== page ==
Every 11 years, the Sun cycles through from riotous flare and sunspot activity to a quieter period, before ramping up again. It's almost as regular as clockwork, and for years astronomers have been wondering what causes it. Now, they've proposed a new solution.
Even though the Solar System's planets are much smaller than the Sun, the gravity of some of them is able to influence our star's magnetic field. This, the researchers assert, is what controls the solar cycle.
Venus, Earth, and Jupiter assert a small gravitational tug on the Sun as they orbit it. The result is comparable to the way the Moon's gravity influences Earth's tides, producing a regularly timed ebb and flow.
The team has traced back 1,000 years of solar cycles, between the years 1000 and 2009 CE, comparing that data against the movements of the planets in that time. They found an impressively strong link between the two.
"There is an astonishingly high level of concordance: what we see is complete parallelism with the planets over the course of 90 cycles," said physicist Frank Stefani of the Helmholtz-Zentrum Dresden-Rossendorf in Germany.
"Everything points to a clocked process."
What the team found is that the tidal forces are strongest when Earth, Venus, and Jupiter align, and that this alignment occurs every 11.07 years - falling at the same time as the solar minimum.
The effect is a weak one, unable to affect the Sun's interior. This, potentially, could be why no one has previously connected the dots between the solar cycle and the periodicity of the planetary alignment.
But the team has found that despite being weak, the tidal forces can still affect the Sun's magnetic field; in particular, they can influence oscillations in something called the Tayler instability. Such instabilities appear in toroidal (or doughnut-shaped) magnetic fields, where pressure is applied perpendicular to the field's direction.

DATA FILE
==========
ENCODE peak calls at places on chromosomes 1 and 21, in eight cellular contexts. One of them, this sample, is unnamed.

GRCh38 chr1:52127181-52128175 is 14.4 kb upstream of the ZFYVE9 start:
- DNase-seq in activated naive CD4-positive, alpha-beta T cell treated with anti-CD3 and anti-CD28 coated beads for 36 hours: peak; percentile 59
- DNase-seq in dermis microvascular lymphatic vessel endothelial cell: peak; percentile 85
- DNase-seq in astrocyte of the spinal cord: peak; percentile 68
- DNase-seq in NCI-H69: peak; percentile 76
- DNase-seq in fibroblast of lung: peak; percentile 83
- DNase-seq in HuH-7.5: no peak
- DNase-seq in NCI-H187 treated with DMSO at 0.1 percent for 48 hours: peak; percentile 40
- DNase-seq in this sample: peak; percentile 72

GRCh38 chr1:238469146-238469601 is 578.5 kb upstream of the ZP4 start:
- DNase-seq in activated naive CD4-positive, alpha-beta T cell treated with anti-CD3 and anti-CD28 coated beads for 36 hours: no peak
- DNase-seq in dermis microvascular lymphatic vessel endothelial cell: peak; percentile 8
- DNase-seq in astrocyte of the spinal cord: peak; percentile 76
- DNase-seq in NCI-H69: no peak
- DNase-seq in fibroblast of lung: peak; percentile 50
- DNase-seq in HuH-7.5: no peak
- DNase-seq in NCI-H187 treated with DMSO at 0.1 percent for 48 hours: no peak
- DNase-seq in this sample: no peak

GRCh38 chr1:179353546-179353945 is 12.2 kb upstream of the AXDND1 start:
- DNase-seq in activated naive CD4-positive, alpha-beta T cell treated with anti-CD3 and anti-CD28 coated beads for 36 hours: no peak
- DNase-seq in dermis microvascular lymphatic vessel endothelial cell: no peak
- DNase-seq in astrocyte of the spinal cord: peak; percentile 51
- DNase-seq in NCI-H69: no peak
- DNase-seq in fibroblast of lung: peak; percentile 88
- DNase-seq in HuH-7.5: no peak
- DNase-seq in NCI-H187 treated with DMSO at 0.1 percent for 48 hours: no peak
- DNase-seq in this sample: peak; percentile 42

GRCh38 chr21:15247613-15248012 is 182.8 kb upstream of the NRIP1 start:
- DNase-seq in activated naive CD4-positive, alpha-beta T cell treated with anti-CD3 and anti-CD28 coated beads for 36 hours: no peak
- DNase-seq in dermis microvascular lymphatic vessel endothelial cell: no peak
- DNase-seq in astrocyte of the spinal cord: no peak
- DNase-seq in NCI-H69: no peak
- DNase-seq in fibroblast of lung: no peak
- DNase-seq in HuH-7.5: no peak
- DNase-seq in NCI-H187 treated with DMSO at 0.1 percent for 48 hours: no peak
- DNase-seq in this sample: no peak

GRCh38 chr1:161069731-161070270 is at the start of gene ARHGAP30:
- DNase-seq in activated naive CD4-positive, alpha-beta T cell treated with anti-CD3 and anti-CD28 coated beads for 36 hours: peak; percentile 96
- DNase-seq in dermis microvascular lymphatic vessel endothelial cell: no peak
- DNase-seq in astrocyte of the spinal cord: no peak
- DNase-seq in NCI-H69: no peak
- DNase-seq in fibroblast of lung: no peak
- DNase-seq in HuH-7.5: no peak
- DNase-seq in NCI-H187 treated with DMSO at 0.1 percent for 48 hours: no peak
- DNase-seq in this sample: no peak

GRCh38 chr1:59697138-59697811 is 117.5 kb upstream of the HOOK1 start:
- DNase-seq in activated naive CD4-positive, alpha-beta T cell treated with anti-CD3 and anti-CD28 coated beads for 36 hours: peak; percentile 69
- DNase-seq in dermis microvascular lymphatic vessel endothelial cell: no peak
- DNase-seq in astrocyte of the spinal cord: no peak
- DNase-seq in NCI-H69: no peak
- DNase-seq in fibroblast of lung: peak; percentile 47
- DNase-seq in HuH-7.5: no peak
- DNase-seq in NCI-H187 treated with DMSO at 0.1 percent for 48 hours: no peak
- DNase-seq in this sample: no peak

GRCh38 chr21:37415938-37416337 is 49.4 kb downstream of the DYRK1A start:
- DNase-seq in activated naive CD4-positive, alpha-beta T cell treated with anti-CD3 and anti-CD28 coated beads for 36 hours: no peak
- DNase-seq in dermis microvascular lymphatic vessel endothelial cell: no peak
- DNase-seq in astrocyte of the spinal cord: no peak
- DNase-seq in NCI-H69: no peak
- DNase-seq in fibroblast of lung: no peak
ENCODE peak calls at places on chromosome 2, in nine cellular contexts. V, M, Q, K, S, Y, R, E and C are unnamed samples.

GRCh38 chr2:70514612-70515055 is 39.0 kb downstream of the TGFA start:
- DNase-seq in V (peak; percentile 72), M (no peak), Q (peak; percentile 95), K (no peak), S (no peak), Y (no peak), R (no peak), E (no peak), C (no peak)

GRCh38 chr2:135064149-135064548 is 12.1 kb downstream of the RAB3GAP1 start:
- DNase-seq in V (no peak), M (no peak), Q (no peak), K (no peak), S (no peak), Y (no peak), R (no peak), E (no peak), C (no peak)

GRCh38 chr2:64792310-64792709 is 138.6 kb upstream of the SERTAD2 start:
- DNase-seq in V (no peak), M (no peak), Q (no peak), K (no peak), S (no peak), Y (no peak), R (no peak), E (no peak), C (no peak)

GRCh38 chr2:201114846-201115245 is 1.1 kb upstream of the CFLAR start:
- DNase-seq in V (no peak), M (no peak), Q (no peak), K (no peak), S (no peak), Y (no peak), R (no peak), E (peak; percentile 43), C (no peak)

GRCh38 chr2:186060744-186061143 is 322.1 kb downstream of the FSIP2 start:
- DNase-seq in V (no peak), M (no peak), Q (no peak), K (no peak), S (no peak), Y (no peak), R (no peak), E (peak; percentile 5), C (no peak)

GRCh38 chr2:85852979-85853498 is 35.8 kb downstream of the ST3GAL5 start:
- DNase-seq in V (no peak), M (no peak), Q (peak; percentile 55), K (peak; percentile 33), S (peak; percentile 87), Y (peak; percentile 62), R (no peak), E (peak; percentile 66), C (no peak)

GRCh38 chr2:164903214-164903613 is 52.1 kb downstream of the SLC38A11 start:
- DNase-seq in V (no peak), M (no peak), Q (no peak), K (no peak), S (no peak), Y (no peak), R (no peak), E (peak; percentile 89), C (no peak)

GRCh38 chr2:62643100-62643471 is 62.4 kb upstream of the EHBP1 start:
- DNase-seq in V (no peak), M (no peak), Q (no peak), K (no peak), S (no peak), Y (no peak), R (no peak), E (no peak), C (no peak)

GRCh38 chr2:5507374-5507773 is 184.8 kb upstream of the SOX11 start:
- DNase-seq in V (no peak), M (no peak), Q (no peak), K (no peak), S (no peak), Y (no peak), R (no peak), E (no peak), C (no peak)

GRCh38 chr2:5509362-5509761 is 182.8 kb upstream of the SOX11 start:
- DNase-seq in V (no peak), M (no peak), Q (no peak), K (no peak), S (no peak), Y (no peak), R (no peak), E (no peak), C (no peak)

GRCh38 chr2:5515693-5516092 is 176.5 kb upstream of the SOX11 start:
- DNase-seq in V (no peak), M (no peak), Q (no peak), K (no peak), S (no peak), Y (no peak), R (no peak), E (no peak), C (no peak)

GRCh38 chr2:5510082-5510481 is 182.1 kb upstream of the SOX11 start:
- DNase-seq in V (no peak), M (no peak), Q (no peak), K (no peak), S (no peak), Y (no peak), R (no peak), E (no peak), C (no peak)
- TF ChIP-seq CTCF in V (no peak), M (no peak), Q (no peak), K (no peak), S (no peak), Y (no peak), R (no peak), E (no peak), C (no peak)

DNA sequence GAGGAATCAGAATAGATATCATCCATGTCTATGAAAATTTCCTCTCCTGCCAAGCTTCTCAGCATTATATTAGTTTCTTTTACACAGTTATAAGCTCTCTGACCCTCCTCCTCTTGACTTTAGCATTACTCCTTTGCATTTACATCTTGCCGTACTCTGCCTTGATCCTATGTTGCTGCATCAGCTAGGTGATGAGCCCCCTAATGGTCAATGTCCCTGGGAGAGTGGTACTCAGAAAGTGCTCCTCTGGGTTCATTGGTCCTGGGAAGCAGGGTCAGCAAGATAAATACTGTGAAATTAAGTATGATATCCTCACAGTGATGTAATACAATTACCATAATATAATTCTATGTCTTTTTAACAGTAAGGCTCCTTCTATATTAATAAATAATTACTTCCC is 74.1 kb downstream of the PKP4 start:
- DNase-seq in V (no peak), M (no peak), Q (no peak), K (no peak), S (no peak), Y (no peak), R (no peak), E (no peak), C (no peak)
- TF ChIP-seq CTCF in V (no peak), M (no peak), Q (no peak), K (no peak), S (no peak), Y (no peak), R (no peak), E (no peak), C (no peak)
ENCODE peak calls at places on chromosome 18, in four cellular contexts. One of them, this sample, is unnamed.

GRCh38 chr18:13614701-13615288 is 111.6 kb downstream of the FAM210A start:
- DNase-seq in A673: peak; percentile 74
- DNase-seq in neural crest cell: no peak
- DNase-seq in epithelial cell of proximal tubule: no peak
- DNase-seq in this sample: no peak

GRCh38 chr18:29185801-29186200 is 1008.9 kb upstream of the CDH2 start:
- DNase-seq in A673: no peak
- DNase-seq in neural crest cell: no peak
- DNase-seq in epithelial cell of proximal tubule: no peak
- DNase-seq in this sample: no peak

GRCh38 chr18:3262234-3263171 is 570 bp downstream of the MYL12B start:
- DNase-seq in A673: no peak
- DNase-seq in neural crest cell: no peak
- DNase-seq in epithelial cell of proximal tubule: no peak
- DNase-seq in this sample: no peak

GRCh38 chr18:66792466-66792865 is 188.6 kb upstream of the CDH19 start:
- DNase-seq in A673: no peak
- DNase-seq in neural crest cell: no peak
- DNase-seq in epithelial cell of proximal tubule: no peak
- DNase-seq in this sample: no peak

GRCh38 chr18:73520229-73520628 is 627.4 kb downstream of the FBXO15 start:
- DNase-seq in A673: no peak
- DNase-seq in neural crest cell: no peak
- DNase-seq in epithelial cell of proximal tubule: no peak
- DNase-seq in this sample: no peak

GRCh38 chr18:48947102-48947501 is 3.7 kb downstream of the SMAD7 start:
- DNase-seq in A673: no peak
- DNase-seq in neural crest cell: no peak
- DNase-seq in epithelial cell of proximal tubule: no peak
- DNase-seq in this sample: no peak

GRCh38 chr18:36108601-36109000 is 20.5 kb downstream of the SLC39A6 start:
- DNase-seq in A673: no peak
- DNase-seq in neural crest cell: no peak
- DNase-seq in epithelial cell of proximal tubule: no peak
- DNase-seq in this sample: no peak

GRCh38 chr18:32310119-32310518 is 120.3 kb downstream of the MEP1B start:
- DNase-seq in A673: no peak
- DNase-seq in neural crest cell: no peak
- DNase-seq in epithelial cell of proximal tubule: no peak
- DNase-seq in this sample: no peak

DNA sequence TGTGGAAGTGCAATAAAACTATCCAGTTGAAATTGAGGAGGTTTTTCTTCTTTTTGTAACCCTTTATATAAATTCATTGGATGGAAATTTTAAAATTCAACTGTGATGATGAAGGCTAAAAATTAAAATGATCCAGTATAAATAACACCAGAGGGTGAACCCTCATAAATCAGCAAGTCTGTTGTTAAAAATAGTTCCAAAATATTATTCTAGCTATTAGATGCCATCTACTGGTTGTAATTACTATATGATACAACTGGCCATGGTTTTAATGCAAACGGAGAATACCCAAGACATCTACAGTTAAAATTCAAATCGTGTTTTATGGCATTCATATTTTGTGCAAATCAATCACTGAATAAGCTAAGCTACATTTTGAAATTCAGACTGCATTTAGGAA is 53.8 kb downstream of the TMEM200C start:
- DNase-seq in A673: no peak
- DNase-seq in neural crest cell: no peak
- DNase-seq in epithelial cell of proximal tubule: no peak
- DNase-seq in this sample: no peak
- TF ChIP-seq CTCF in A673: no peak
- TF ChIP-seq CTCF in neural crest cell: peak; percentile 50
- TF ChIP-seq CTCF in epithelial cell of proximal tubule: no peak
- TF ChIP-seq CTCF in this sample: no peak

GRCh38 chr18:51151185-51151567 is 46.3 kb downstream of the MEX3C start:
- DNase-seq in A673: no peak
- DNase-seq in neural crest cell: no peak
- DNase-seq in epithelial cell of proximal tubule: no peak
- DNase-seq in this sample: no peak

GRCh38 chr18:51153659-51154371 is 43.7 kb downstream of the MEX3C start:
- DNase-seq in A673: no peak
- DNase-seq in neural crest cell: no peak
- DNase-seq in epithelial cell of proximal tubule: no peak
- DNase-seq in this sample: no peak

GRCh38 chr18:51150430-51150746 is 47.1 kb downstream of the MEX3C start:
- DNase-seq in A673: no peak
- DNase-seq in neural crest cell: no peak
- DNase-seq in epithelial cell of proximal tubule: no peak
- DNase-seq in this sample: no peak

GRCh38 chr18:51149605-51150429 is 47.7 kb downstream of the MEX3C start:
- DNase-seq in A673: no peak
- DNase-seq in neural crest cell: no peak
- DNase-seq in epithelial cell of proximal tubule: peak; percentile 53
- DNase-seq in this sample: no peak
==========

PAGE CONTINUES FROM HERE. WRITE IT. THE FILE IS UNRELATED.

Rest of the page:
This causes the field to become compressed, like a spinal column, creating instabilities a bit like slipped discs. These 'slipped discs' in the magnetic field are the Tayler instabilities, and they create perturbations in the solar flux and magnetic field.
Even a small amount of energy - such as, say, from a tidal event - can reverse the oscillations of these perturbations. And if those tidal events were occurring, for example, every 11 years or so, they could trigger a cyclic reversal in the polarity of the magnetic field, resulting in regular fluctuations in activity that corresponds to the cycle.
"When we discovered the current-driven Tayler instability undergoing helicity oscillations in our computer simulations," Stefani said, "I asked myself: What would happen if the plasma was impacted on by a small, tidal-like perturbation?
"The result was phenomenal. The oscillation was really excited and became synchronised with the timing of the external perturbation."
Pretty neat, huh?
And this model could help explain some other mysteries about the Sun. For example, most solar cycles have double peaks at their maximum, with a brief lull in between; this appeared in the simulation.
Other regions to be explored are the way the tidal forces potentially affect the plasma layers in the tachocline, at the base of the convection zone, so that the magnetic flux is conducted more easily.
It could also help us to understand the giant, magnetised Rossby waves that have only recently been discovered rippling across the Sun - and may have something to do with flare activity.
In turn, this could help us better predict out Sun's giant, violent outbursts: a good thing, considering they have the potential to affect our life here on Earth.
The research has been published in Solar Physics.